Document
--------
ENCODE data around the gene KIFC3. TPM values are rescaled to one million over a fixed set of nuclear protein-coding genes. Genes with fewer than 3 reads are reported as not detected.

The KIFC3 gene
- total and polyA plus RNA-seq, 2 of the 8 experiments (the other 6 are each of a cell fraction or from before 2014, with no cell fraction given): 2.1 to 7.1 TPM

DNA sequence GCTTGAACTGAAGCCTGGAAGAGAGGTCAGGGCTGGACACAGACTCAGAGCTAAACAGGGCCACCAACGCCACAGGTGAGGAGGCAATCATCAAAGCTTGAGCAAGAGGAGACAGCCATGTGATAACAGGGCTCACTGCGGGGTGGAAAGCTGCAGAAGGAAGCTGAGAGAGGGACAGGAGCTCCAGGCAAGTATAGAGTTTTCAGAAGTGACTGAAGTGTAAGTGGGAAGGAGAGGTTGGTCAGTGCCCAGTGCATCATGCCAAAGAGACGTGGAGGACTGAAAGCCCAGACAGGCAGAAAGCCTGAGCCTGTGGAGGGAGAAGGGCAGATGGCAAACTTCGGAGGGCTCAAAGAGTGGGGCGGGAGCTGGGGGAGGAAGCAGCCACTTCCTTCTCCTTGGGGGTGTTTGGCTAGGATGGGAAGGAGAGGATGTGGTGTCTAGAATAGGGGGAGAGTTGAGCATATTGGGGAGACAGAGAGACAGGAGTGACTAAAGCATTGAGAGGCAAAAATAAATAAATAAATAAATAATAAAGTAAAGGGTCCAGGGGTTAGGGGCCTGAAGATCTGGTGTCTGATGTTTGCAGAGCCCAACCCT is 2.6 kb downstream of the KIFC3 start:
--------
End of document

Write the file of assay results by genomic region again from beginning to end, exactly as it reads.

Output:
ENCODE data around the gene KIFC3. TPM values are rescaled to one million over a fixed set of nuclear protein-coding genes. Genes with fewer than 3 reads are reported as not detected.

The KIFC3 gene
- total and polyA plus RNA-seq, 2 of the 8 experiments (the other 6 are each of a cell fraction or from before 2014, with no cell fraction given): 2.1 to 7.1 TPM

DNA sequence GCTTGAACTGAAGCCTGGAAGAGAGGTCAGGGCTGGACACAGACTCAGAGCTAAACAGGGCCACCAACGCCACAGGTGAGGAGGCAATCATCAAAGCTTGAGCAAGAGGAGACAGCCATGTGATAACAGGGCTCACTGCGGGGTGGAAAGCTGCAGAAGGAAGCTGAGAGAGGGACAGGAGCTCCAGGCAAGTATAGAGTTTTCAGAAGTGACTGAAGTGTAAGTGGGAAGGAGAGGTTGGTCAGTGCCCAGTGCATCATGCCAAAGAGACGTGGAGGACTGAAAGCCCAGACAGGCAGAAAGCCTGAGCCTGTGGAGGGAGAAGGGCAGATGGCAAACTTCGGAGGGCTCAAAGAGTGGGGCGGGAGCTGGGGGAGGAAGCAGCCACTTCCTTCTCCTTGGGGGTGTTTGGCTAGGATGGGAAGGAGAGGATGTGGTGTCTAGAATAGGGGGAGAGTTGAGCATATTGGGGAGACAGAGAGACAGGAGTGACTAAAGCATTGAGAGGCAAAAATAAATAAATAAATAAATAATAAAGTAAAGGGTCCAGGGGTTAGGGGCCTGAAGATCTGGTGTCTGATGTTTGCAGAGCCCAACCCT is 2.6 kb downstream of the KIFC3 start: